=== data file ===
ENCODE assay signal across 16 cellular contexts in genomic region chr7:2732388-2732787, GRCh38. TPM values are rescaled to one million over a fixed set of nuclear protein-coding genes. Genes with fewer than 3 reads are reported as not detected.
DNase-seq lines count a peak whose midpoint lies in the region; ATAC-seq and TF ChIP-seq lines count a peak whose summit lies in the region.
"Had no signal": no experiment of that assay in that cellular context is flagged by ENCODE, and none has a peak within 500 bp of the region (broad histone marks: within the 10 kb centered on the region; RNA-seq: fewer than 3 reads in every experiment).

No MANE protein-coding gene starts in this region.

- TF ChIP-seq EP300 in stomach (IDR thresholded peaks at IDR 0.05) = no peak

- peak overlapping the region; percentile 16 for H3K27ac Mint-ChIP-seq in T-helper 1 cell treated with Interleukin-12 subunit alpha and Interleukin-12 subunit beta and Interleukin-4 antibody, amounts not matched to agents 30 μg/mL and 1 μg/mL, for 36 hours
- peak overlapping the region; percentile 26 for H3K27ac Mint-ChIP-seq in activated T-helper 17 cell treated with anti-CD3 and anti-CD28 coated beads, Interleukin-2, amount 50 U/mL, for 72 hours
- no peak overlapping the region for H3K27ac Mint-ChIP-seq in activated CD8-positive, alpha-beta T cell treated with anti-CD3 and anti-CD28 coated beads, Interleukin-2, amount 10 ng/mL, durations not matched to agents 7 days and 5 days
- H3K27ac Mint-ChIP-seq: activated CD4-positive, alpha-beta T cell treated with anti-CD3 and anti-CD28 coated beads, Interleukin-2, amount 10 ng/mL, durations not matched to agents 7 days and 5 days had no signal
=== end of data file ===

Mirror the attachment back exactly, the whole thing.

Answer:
ENCODE assay signal across 16 cellular contexts in genomic region chr7:2732388-2732787, GRCh38. TPM values are rescaled to one million over a fixed set of nuclear protein-coding genes. Genes with fewer than 3 reads are reported as not detected.
DNase-seq lines count a peak whose midpoint lies in the region; ATAC-seq and TF ChIP-seq lines count a peak whose summit lies in the region.
"Had no signal": no experiment of that assay in that cellular context is flagged by ENCODE, and none has a peak within 500 bp of the region (broad histone marks: within the 10 kb centered on the region; RNA-seq: fewer than 3 reads in every experiment).

No MANE protein-coding gene starts in this region.

- TF ChIP-seq EP300 in stomach (IDR thresholded peaks at IDR 0.05) = no peak

- peak overlapping the region; percentile 16 for H3K27ac Mint-ChIP-seq in T-helper 1 cell treated with Interleukin-12 subunit alpha and Interleukin-12 subunit beta and Interleukin-4 antibody, amounts not matched to agents 30 μg/mL and 1 μg/mL, for 36 hours
- peak overlapping the region; percentile 26 for H3K27ac Mint-ChIP-seq in activated T-helper 17 cell treated with anti-CD3 and anti-CD28 coated beads, Interleukin-2, amount 50 U/mL, for 72 hours
- no peak overlapping the region for H3K27ac Mint-ChIP-seq in activated CD8-positive, alpha-beta T cell treated with anti-CD3 and anti-CD28 coated beads, Interleukin-2, amount 10 ng/mL, durations not matched to agents 7 days and 5 days
- H3K27ac Mint-ChIP-seq: activated CD4-positive, alpha-beta T cell treated with anti-CD3 and anti-CD28 coated beads, Interleukin-2, amount 10 ng/mL, durations not matched to agents 7 days and 5 days had no signal